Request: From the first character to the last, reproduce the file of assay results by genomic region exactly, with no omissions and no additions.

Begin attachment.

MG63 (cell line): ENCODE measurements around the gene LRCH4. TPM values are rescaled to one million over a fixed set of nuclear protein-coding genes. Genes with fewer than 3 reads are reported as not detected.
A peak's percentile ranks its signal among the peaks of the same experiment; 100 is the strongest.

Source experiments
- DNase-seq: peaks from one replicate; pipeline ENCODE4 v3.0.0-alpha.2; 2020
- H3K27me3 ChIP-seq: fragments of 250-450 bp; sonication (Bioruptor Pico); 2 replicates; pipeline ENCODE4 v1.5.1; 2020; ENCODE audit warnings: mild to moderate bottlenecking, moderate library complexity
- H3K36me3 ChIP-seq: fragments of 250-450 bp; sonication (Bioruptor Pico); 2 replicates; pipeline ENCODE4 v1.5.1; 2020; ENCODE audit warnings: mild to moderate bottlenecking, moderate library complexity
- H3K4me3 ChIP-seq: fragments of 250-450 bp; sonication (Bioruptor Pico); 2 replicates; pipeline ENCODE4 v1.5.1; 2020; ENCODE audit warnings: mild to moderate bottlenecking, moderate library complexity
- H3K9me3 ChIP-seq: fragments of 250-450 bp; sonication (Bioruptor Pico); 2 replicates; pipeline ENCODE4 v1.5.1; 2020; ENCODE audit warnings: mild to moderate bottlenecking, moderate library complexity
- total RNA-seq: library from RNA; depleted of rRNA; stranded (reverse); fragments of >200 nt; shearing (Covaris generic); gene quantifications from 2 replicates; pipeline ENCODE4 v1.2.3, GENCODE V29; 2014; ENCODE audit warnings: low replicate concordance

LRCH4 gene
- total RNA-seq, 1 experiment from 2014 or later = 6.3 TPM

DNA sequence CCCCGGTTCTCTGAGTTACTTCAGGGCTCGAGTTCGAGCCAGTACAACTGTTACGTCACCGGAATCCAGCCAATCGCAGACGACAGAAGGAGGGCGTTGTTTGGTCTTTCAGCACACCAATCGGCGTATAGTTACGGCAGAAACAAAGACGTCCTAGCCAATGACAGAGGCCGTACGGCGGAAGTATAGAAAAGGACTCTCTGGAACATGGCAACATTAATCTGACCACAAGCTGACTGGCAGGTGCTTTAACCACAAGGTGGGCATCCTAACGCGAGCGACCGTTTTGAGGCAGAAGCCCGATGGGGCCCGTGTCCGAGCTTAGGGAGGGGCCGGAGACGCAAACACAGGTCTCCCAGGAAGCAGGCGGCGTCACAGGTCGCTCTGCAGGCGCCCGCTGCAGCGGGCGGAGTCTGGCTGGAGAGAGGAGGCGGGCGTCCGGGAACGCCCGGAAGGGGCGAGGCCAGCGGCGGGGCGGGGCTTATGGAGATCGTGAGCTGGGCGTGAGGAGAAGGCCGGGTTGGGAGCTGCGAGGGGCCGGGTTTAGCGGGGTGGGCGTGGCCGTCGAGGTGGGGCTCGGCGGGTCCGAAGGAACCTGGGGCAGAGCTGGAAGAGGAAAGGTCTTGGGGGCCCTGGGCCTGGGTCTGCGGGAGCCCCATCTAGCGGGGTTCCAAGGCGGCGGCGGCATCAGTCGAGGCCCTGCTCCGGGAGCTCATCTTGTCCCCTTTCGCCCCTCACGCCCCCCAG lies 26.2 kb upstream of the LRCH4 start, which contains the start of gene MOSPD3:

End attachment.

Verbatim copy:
MG63 (cell line): ENCODE measurements around the gene LRCH4. TPM values are rescaled to one million over a fixed set of nuclear protein-coding genes. Genes with fewer than 3 reads are reported as not detected.
A peak's percentile ranks its signal among the peaks of the same experiment; 100 is the strongest.

Source experiments
- DNase-seq: peaks from one replicate; pipeline ENCODE4 v3.0.0-alpha.2; 2020
- H3K27me3 ChIP-seq: fragments of 250-450 bp; sonication (Bioruptor Pico); 2 replicates; pipeline ENCODE4 v1.5.1; 2020; ENCODE audit warnings: mild to moderate bottlenecking, moderate library complexity
- H3K36me3 ChIP-seq: fragments of 250-450 bp; sonication (Bioruptor Pico); 2 replicates; pipeline ENCODE4 v1.5.1; 2020; ENCODE audit warnings: mild to moderate bottlenecking, moderate library complexity
- H3K4me3 ChIP-seq: fragments of 250-450 bp; sonication (Bioruptor Pico); 2 replicates; pipeline ENCODE4 v1.5.1; 2020; ENCODE audit warnings: mild to moderate bottlenecking, moderate library complexity
- H3K9me3 ChIP-seq: fragments of 250-450 bp; sonication (Bioruptor Pico); 2 replicates; pipeline ENCODE4 v1.5.1; 2020; ENCODE audit warnings: mild to moderate bottlenecking, moderate library complexity
- total RNA-seq: library from RNA; depleted of rRNA; stranded (reverse); fragments of >200 nt; shearing (Covaris generic); gene quantifications from 2 replicates; pipeline ENCODE4 v1.2.3, GENCODE V29; 2014; ENCODE audit warnings: low replicate concordance

LRCH4 gene
- total RNA-seq, 1 experiment from 2014 or later = 6.3 TPM

DNA sequence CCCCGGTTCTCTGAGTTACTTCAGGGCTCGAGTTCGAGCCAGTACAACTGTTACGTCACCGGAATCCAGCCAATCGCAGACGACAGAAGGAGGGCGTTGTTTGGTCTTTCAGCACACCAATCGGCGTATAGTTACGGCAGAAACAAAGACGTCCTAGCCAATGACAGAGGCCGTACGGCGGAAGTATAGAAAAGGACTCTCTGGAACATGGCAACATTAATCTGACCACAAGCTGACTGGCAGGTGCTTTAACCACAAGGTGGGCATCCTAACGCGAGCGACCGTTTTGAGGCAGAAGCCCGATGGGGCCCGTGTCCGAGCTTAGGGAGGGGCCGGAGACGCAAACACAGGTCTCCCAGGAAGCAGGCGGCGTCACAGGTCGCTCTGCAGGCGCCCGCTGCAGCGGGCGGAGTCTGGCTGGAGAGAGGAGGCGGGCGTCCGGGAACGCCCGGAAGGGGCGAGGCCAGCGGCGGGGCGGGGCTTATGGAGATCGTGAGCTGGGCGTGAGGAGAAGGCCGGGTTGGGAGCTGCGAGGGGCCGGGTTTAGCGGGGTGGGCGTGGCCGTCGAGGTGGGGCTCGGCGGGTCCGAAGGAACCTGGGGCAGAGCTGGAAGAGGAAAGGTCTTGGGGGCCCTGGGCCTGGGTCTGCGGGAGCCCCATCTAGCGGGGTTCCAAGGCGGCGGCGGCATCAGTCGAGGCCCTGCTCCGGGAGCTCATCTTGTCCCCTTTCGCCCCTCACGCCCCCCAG lies 26.2 kb upstream of the LRCH4 start, which contains the start of gene MOSPD3: